WASHINGTON (Reuters) - The No. 2 Democrat in the U.S. Senate said on Friday he could no longer vote for funding the war in Iraq unless restrictions were attached that would begin winding down American involvement there.
“This Congress can’t give President (George W.) Bush another blank check for Iraq,” said Assistant Majority Leader Dick Durbin, who has always opposed the war but until now voted to fund it.
“I can’t support an open-ended appropriation which allows this president to continue this failed policy,” he said in a speech at the left-leaning Center for National Policy.
Durbin, from Illinois, said he and Democratic Sen. Russ Feingold of Wisconsin were working on limits that could be attached to the next war funding bill, such as limiting troops to conducting counterterrorism operations and training Iraqi security forces.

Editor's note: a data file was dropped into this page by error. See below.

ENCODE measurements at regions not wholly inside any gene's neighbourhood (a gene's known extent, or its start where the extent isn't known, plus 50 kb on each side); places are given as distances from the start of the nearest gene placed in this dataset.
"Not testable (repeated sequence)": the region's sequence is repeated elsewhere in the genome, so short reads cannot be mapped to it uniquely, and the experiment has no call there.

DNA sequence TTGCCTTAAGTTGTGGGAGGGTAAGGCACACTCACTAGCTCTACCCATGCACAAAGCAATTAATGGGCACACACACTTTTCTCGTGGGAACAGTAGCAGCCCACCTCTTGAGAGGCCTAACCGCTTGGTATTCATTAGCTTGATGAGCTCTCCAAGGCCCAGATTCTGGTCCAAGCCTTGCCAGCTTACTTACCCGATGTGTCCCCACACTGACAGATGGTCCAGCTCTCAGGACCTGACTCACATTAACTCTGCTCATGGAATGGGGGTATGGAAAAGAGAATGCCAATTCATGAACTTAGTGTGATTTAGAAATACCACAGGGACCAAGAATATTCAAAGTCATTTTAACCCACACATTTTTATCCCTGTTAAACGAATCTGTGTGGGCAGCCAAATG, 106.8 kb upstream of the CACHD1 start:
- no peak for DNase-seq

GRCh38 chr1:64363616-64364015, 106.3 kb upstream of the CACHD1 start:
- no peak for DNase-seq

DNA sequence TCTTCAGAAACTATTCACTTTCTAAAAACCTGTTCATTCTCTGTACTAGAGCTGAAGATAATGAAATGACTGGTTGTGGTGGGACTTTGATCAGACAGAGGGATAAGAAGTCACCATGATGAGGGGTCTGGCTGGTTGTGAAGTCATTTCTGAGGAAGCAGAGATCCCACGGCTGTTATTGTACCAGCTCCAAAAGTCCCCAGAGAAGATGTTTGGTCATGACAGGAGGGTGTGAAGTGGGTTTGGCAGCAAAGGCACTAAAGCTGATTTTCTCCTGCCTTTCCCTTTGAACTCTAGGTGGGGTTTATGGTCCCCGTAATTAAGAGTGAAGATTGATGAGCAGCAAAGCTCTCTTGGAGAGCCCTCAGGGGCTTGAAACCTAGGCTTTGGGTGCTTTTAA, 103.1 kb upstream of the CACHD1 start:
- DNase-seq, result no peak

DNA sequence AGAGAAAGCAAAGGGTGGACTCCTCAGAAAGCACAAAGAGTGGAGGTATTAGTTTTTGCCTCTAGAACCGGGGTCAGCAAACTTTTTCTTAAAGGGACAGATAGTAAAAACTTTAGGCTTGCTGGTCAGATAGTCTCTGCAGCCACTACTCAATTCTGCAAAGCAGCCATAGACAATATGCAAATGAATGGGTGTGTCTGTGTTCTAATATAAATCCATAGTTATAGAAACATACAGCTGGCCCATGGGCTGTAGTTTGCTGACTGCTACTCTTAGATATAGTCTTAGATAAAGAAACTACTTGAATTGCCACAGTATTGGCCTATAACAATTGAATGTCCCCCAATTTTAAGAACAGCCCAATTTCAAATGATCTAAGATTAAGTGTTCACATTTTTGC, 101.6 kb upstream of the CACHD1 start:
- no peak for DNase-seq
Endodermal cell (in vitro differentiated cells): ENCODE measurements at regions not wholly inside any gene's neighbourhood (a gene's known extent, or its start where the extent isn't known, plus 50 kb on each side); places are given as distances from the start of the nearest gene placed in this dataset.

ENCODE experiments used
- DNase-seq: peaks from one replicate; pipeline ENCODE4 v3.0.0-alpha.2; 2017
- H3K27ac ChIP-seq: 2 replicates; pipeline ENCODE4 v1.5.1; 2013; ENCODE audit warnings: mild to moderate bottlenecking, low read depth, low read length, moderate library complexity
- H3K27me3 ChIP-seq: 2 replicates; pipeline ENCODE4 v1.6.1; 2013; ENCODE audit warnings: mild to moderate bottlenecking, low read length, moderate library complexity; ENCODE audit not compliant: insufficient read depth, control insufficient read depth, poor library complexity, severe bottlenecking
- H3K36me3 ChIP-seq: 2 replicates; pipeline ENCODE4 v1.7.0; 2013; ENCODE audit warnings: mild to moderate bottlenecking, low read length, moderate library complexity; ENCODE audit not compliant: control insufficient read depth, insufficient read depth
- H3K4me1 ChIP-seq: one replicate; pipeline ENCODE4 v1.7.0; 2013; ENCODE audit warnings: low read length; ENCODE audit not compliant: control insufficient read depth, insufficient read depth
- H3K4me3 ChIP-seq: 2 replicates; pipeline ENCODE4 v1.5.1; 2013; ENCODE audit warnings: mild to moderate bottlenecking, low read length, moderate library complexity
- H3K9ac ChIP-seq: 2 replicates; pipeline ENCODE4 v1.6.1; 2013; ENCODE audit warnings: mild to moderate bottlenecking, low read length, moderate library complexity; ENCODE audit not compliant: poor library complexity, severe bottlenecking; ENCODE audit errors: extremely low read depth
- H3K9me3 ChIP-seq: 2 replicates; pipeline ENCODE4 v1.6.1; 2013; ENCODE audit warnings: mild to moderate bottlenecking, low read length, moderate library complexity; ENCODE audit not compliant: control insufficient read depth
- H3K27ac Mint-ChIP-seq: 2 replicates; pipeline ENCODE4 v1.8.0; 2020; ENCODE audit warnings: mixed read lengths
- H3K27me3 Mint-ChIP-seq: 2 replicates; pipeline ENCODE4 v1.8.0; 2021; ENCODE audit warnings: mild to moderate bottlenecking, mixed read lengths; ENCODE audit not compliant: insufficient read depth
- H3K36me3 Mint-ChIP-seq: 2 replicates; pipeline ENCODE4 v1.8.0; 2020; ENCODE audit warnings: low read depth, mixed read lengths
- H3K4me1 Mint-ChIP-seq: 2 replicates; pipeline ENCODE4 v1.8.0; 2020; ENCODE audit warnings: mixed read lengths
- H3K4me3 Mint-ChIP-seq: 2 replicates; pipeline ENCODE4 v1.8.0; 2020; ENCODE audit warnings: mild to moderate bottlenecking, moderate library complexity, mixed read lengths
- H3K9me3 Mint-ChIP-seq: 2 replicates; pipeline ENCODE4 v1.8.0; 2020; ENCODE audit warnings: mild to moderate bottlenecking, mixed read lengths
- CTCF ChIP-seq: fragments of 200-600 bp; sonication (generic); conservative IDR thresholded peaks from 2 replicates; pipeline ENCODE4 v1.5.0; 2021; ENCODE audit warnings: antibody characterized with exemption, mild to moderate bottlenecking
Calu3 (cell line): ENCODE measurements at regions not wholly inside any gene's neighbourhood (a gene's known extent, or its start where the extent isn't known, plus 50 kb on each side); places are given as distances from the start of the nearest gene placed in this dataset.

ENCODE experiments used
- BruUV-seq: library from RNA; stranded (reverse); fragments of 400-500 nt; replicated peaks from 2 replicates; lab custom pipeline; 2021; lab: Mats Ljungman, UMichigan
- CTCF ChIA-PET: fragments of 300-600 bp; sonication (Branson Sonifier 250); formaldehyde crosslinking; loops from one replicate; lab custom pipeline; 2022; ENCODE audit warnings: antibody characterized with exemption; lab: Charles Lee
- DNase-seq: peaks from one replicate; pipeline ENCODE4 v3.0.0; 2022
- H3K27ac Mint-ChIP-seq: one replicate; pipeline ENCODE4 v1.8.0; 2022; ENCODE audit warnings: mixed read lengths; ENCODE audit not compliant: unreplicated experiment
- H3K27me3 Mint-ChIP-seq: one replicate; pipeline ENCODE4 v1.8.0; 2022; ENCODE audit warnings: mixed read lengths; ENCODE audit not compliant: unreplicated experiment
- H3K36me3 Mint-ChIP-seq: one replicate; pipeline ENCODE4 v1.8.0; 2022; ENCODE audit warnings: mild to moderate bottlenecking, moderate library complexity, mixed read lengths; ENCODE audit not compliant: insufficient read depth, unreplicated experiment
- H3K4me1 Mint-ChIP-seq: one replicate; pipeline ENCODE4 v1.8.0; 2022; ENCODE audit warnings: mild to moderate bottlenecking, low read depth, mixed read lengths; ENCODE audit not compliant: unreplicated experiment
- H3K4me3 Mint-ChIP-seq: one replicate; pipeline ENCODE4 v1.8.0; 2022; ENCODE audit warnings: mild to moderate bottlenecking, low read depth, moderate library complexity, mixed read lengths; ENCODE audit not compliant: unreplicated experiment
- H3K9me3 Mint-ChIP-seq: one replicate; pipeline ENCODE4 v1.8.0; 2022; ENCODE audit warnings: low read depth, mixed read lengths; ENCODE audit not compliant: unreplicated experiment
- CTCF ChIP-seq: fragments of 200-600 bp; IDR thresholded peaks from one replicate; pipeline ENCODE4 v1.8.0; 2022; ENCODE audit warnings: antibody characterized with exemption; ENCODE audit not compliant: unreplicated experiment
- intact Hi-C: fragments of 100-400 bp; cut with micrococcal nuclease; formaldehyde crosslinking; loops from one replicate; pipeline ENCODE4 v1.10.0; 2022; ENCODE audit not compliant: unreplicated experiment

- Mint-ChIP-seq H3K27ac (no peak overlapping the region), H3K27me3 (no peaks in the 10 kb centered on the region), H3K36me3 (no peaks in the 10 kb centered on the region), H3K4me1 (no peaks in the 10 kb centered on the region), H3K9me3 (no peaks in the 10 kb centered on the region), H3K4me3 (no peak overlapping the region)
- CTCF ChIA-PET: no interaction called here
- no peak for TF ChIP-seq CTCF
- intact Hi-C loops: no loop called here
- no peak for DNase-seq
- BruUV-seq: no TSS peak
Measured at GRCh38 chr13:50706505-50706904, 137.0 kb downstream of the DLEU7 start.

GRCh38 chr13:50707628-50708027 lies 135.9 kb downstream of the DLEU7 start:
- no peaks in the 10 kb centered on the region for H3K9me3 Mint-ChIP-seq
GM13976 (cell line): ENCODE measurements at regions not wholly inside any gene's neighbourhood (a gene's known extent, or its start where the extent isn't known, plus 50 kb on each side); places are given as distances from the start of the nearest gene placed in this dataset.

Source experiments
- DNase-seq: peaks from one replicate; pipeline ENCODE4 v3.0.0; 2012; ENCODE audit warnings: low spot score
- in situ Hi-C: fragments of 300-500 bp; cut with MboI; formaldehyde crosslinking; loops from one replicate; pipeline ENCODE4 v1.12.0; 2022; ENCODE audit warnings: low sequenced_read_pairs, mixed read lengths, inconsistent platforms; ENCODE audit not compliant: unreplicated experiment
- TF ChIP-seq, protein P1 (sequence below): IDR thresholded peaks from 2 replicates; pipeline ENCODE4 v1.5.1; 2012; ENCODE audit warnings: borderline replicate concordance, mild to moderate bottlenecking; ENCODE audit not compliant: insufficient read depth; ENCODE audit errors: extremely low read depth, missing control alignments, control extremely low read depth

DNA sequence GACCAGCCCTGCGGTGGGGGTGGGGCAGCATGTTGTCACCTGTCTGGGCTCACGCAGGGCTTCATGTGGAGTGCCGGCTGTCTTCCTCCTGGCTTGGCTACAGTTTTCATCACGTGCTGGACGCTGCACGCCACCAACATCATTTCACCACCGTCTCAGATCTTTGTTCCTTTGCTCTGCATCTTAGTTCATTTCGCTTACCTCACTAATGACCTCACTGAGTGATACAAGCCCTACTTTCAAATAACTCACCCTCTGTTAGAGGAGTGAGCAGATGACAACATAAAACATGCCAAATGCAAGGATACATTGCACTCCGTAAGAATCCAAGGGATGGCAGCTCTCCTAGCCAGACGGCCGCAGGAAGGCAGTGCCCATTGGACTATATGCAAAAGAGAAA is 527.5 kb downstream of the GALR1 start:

“I believe Congress should strictly tie future funding for the war in Iraq to a new role for our troops there,” he said.
Congress this fall takes up legislation on Pentagon policy and spending, in addition to a separate war funding bill.
The White House is expected to ask for some $200 billion for military operations in Iraq and Afghanistan for the fiscal year that starts on October 1. Durbin said he thought the Senate would take up the war funding bill by early October.
Since September 2001, Congress has provided $602 billion for the wars in Iraq and Afghanistan, with about 70 percent of that going to Iraq. The most recent funding bill, approved by Congress in May, took months to pass. Bush vetoed the first version after Democrats attached a withdrawal timeline.
Although he was one of 23 senators who voted against the use of force in Iraq in 2002, Durbin said he was increasingly troubled by his votes to pay for military operations there.
“Now I just realized I can’t do this. It’s perpetuating a policy that is taking more American lives. We have to wind this war down,” Durbin said, adding he would not use his leadership post to demand other Democrats follow his lead.